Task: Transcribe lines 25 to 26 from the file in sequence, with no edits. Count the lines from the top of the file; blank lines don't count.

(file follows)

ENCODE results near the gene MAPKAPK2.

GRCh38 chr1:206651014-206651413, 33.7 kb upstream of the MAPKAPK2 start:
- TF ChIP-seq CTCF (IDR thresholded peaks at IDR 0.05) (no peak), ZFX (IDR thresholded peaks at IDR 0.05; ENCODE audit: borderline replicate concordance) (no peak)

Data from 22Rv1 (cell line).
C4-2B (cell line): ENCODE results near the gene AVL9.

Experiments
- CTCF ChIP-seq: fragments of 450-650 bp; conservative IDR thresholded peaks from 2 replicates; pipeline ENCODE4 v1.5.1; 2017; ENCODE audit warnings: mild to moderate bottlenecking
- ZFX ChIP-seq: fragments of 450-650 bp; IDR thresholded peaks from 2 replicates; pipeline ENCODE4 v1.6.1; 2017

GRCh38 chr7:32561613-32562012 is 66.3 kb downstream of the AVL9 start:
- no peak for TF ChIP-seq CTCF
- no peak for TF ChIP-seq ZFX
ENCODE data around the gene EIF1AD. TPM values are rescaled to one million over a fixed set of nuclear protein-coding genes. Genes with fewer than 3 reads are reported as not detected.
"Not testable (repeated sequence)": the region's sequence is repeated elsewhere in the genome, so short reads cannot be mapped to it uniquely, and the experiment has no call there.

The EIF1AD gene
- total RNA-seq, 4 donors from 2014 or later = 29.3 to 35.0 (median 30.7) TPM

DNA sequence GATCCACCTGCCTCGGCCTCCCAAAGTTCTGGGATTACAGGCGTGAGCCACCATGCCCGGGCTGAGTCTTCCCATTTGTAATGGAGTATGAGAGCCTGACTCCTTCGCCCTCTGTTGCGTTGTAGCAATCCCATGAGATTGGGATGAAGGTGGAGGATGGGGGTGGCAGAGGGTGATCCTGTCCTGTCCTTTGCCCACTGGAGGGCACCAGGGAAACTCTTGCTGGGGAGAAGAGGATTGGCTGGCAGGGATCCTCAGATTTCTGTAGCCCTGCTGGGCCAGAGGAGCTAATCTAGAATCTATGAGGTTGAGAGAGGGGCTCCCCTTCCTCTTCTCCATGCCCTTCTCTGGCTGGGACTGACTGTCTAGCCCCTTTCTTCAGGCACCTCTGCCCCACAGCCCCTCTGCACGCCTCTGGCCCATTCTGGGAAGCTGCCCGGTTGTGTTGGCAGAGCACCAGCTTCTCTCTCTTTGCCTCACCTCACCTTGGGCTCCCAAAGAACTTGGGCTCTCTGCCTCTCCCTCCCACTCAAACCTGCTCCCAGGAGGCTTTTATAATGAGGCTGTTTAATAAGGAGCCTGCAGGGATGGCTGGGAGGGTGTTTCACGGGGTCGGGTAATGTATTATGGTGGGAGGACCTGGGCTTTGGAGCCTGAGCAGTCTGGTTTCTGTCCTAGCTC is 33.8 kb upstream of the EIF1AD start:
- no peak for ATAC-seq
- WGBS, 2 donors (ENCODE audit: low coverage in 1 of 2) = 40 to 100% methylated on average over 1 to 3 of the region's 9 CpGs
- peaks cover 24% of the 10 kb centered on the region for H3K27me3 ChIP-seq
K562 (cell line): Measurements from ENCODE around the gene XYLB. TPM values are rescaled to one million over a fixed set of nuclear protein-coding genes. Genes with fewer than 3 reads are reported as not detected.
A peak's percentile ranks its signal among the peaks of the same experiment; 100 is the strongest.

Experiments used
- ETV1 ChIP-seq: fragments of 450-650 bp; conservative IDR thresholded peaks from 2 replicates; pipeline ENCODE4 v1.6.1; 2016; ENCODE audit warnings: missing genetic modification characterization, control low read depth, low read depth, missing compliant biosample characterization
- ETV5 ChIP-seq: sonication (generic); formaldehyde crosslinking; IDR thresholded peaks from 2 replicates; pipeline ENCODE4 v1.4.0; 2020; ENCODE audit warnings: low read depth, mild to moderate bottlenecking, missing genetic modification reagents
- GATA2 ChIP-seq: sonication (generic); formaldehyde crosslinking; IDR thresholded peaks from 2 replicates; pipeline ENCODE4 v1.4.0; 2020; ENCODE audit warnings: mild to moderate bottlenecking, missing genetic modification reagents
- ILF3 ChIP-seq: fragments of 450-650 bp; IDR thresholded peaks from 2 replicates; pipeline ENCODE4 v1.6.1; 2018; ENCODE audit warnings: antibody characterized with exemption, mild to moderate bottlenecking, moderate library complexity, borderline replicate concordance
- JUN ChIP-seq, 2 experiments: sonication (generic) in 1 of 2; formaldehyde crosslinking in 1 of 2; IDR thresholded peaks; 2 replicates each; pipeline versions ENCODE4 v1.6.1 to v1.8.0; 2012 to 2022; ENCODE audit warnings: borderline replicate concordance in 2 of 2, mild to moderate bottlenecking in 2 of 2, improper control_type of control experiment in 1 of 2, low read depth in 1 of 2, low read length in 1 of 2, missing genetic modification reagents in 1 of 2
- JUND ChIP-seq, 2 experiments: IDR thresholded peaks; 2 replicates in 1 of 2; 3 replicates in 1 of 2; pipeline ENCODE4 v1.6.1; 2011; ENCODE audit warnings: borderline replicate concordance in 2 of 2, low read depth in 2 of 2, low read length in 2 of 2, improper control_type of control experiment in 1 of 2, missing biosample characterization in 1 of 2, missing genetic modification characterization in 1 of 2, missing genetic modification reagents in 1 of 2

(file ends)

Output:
- GATA2 ChIP-seq: sonication (generic); formaldehyde crosslinking; IDR thresholded peaks from 2 replicates; pipeline ENCODE4 v1.4.0; 2020; ENCODE audit warnings: mild to moderate bottlenecking, missing genetic modification reagents
- ILF3 ChIP-seq: fragments of 450-650 bp; IDR thresholded peaks from 2 replicates; pipeline ENCODE4 v1.6.1; 2018; ENCODE audit warnings: antibody characterized with exemption, mild to moderate bottlenecking, moderate library complexity, borderline replicate concordance